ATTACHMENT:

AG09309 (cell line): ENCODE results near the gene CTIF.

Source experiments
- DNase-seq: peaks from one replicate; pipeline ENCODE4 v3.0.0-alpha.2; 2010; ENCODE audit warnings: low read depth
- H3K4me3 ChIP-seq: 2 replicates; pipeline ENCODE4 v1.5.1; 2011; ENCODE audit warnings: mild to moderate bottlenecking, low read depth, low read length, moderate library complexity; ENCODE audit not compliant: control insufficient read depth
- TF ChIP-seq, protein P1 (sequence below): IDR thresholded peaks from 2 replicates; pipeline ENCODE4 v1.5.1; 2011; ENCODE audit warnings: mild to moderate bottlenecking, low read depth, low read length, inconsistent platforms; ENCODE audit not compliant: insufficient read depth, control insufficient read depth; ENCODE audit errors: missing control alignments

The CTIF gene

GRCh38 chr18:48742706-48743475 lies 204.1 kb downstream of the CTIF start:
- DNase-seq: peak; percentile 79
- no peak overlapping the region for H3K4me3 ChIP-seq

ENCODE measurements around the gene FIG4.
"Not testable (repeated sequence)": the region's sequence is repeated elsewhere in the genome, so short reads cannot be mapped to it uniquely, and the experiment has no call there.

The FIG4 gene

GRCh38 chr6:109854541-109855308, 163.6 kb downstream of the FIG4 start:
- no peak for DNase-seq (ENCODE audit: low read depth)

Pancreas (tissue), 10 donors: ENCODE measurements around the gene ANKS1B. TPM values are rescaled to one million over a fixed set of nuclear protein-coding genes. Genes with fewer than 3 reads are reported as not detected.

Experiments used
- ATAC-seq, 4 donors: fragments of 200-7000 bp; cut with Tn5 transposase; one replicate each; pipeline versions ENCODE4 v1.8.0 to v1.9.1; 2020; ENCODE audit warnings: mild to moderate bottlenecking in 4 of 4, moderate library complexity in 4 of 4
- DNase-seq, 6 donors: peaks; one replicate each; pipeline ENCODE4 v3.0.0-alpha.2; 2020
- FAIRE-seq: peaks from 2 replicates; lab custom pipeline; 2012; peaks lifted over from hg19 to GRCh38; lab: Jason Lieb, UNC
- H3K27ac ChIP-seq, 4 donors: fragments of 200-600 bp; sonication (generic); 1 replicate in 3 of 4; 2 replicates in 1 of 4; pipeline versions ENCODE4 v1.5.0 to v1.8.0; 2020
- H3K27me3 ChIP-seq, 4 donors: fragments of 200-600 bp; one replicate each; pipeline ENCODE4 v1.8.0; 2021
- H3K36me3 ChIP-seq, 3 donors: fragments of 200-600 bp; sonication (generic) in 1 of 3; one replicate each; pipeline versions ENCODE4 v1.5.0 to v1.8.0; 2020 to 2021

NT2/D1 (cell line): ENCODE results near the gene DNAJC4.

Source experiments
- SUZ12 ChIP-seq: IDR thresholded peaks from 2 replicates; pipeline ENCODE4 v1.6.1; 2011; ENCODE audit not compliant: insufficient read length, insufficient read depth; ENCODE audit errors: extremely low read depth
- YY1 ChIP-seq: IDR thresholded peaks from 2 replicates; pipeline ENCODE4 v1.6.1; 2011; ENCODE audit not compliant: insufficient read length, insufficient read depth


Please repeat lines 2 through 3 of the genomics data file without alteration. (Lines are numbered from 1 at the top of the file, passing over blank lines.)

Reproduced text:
Source experiments
- DNase-seq: peaks from one replicate; pipeline ENCODE4 v3.0.0-alpha.2; 2010; ENCODE audit warnings: low read depth